More recently, Balance of Nature, a so-called whole food supplement brand that illegally advertised its products as a cure for everything from diabetes to multiple sclerosis, was ordered by a Utah court to stop production and sales until it complies with FDA regulations. Unfortunately, this level of enforcement is relatively rare, and the sheer volume of untested, misleadingly advertised supplements available to consumers only continues to grow. 

For too long, kids and teenagers have been able to purchase weight-loss and muscle-building supplements over the counter or online. The FDA has repeatedly warned that these supplements are often shown to be ineffective, and worse, many may be laced with dangerous chemicals, such as pharmaceuticals, steroids, and stimulants. In October 2023, New York Governor Kathy Hochul signed into law a CSPI-endorsed bill banning the sale of supplements for weight loss or muscle-building to minors in the state.

What to do if you have taken an adulterated supplement

Samples of these products, purchased from Amazon, Etsy, and online supplement retailers, were identified as yellow oleander in the FDA’s investigation:

  • Alipotec Tejocote Root
  • Nutraholics ELV Tejocote Root
  • ELV Nutraholics Mexican Tejocote Root
  • ELVPOTEC Tejocote Root
  • Science of Alpha Mexican Tejocote Root 
  • Niwali Raiz de Tejocote
  • Tejocotex 
  • ELV Alipotec Raiz de Tejocote 

If you have purchased any of these supplements, stop taking them immediately. The FDA recommends contacting your healthcare provider at once, and adds that, “Even if these products have not been used recently, consumers should still inform their healthcare provider about which product they took, so that an appropriate evaluation may be conducted.” 

If you are experiencing adverse health effects from consuming a supplement—whether it is on the list above or not—call 9-1-1 or get emergency medical help right away. If you have concerns about supplements you’ve taken, contact your healthcare provider and your state poison control center

When and how to dispose of adulterated supplements

Consumers who have purchased tejocote root supplements or other products and suspect or experience adverse health effects can file a MedWatch Online Voluntary Reporting Form, using the Consumer/Patient portal on the linked page. Keep the product and its packaging until instructed to submit it to the FDA for assessment or throw it away. Until then, keep the product stored safely away from children and pets.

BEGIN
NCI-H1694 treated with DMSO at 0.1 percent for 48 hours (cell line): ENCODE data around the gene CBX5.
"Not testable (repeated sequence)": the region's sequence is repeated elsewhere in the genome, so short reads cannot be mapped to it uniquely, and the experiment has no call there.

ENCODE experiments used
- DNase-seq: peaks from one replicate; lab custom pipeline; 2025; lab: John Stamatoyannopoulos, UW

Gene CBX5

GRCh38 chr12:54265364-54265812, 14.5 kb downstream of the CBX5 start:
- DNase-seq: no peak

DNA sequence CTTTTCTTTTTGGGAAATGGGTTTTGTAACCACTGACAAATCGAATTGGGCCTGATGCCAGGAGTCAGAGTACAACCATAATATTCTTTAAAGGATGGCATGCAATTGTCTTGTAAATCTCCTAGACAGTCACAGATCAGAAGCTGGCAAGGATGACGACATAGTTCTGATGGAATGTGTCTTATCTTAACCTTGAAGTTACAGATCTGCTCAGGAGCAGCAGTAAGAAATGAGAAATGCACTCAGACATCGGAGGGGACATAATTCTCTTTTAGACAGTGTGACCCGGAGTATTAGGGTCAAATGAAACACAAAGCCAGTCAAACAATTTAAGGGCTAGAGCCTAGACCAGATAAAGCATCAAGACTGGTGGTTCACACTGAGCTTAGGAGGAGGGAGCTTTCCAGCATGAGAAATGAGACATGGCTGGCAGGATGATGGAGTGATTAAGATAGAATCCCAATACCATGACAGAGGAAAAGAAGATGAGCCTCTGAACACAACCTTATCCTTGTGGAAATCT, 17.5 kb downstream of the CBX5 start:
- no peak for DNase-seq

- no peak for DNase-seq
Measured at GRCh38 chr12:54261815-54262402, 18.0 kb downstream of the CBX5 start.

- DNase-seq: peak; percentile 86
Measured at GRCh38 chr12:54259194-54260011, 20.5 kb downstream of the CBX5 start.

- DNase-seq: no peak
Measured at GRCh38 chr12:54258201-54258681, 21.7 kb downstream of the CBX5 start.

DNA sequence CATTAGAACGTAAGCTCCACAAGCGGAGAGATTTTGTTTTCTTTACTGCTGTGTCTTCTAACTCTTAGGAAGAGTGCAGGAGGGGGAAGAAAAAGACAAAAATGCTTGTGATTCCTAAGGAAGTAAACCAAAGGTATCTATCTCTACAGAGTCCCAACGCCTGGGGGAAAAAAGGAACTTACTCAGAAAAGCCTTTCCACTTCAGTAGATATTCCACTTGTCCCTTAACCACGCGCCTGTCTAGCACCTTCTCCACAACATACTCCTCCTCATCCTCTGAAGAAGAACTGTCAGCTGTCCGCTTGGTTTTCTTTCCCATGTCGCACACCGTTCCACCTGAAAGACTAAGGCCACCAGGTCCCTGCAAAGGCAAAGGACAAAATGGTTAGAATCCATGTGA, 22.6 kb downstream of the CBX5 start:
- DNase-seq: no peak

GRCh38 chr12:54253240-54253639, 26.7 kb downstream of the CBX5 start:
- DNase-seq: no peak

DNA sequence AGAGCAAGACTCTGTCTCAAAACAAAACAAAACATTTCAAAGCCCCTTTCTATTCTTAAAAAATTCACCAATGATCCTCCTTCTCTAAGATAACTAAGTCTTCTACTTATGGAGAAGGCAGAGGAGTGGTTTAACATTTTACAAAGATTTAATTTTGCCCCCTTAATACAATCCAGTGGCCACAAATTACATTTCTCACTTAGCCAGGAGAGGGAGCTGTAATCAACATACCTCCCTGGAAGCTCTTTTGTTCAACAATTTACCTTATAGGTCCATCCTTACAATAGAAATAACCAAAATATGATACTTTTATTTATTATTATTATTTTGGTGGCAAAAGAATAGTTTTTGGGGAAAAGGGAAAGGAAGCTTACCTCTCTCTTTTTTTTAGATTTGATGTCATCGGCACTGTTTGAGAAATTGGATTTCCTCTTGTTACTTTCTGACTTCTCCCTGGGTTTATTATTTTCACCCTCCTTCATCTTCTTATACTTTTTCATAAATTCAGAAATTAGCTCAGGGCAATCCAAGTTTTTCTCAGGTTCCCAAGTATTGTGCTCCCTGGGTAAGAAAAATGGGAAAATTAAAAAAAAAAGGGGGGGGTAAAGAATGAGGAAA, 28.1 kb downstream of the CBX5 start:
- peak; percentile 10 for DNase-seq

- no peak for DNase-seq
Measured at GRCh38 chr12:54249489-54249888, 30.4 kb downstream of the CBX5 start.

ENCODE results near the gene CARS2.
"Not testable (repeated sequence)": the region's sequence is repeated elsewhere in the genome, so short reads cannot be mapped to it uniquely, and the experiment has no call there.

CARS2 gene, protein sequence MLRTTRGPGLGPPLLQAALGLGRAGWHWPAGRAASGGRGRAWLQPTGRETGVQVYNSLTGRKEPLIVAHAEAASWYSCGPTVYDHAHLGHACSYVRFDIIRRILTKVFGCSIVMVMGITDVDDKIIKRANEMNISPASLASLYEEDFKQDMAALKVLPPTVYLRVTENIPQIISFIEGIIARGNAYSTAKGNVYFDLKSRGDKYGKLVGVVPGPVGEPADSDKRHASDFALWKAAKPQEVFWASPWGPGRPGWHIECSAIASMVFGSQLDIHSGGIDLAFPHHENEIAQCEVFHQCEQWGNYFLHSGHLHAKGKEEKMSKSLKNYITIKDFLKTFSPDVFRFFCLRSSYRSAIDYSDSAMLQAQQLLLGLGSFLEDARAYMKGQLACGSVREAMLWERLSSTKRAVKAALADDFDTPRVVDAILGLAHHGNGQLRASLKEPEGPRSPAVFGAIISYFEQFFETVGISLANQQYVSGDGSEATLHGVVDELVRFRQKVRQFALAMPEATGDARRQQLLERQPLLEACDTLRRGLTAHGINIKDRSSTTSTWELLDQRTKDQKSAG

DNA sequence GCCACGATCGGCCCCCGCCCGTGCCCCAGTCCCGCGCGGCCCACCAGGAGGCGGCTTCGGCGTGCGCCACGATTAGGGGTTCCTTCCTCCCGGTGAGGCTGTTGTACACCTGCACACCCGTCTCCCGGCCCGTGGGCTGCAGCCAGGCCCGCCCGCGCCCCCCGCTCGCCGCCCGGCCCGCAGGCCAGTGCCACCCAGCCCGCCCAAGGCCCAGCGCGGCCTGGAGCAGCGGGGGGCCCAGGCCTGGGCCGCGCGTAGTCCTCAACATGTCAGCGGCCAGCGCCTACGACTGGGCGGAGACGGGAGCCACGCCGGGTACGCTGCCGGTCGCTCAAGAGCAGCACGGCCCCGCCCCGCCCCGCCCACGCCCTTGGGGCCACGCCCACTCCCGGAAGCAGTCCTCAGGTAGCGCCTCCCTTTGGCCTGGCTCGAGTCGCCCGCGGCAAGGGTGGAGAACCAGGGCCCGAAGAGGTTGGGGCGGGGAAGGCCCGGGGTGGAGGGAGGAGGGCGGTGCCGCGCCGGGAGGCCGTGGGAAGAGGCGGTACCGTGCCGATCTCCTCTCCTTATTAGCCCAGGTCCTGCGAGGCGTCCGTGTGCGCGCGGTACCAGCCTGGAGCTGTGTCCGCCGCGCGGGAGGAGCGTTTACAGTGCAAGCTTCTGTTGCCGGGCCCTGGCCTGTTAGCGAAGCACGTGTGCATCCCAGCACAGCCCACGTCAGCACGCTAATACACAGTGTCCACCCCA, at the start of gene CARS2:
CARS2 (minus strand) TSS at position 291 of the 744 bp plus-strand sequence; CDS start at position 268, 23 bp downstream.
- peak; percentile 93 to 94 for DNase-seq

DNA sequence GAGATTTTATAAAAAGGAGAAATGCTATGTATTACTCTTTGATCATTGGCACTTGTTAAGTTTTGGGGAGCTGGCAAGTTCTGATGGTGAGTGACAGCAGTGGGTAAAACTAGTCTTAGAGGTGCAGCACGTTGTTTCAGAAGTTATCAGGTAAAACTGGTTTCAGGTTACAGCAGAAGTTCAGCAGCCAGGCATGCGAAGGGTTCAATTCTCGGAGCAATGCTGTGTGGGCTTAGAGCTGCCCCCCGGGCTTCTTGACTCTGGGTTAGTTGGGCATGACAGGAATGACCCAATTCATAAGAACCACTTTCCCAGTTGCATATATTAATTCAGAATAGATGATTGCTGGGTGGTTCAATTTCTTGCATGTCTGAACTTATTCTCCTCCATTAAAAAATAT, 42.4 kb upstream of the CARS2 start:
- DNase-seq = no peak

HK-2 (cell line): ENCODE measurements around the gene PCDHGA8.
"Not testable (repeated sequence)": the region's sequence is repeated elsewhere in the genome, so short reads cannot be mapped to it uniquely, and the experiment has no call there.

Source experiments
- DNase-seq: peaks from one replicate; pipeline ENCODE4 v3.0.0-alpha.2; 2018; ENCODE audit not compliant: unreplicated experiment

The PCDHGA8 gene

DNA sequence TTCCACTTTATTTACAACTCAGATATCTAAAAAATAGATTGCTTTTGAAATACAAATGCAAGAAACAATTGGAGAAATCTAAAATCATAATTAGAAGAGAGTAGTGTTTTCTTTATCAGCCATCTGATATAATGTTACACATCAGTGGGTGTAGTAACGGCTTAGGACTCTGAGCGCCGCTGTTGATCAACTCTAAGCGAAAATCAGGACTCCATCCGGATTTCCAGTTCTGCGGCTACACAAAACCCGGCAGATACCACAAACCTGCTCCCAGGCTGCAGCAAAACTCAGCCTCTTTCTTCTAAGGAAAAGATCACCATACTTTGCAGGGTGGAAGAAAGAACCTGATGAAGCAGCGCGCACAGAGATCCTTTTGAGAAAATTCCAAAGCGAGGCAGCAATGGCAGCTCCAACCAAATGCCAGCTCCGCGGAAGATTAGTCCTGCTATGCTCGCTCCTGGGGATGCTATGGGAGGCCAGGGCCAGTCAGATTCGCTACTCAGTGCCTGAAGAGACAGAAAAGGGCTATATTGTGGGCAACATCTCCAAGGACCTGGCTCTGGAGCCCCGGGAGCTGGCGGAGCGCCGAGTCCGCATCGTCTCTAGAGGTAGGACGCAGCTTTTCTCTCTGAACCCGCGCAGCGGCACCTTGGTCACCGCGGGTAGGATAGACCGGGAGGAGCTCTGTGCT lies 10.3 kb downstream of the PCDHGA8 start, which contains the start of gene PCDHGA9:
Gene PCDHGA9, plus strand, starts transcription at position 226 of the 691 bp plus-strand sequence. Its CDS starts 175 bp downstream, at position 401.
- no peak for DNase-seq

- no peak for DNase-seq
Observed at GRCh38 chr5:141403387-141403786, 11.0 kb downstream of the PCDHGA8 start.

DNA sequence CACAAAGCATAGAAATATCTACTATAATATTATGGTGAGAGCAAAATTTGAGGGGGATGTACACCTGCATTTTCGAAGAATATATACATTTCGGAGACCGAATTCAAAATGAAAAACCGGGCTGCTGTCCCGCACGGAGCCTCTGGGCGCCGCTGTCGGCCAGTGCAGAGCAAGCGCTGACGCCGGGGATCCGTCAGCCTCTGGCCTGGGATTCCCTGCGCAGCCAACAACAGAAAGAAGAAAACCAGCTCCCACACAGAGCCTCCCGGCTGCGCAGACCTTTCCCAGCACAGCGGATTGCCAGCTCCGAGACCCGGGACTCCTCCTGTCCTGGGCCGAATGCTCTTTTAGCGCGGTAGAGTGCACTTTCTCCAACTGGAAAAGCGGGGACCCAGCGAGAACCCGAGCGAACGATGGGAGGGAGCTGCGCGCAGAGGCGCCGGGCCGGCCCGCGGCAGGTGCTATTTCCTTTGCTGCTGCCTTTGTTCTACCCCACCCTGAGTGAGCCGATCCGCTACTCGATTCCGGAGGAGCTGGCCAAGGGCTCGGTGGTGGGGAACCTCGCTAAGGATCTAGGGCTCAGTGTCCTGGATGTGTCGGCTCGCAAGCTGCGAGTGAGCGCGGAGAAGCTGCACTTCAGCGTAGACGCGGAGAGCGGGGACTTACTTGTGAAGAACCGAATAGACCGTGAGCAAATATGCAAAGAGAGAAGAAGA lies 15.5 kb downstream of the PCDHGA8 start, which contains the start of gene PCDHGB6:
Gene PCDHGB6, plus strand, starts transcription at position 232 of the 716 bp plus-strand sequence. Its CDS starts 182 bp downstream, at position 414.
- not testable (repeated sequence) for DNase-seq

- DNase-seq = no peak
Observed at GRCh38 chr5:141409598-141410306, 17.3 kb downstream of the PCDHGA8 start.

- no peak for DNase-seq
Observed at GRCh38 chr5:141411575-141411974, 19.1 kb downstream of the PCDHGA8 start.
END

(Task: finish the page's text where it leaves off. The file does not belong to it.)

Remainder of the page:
After filing a MedWatch report, you may be asked to send your remaining product to the FDA for evaluation. A representative will contact you with information if this is the case.

If you are instructed by your doctor, pharmacist, or poison control center to dispose of the product, follow the instructions provided to you. If you do not receive instructions for safe disposal, follow these steps:

  1. Drop the product off at a drug take-back site. Find an authorized drug collection site near you or call the DEA Diversion Control Division Registration Call Center at 1-800-882-9539 for more information about these collection sites.
  2. If a drug take-back site is not available, check the FDA flush list. Some medications, like opioids, are extremely dangerous when misused or abused. These medications are better flushed than stored where children, pets, or other adults in your home can accidentally ingest them. Search the FDA flush list for your medication and follow the guidelines when disposing of your unused medications and supplements. 
  3. If you have been instructed to dispose of your product, and no take-back site is available, and your medication is not on the FDA flush list, then prepare it for disposal at home as follows:
  • Mix the medicines into something unpalatable, like used coffee grounds, dirt, or even kitty litter.
  • Place the mixture in a zip-top plastic bag. Consider double bagging.
  • Throw the bag away in your trash at home. Do not throw it into the recycling or into public trash bins.
  • If the container for your disposed product includes personal info, use a Sharpie to black out your name, address, and other identifying information, or remove and destroy the label separately. 

Support CSPI today

As a nonprofit organization that takes no donations from industry or government, CSPI relies on the support of donors to continue our work in securing a safe, nutritious, and transparent food system. Every donation—no matter how small—helps CSPI continue improving food access, removing harmful additives, strengthening food safety, conducting and reviewing research, and reforming food labeling. 

Please support CSPI today, and consider contributing monthly. Thank you.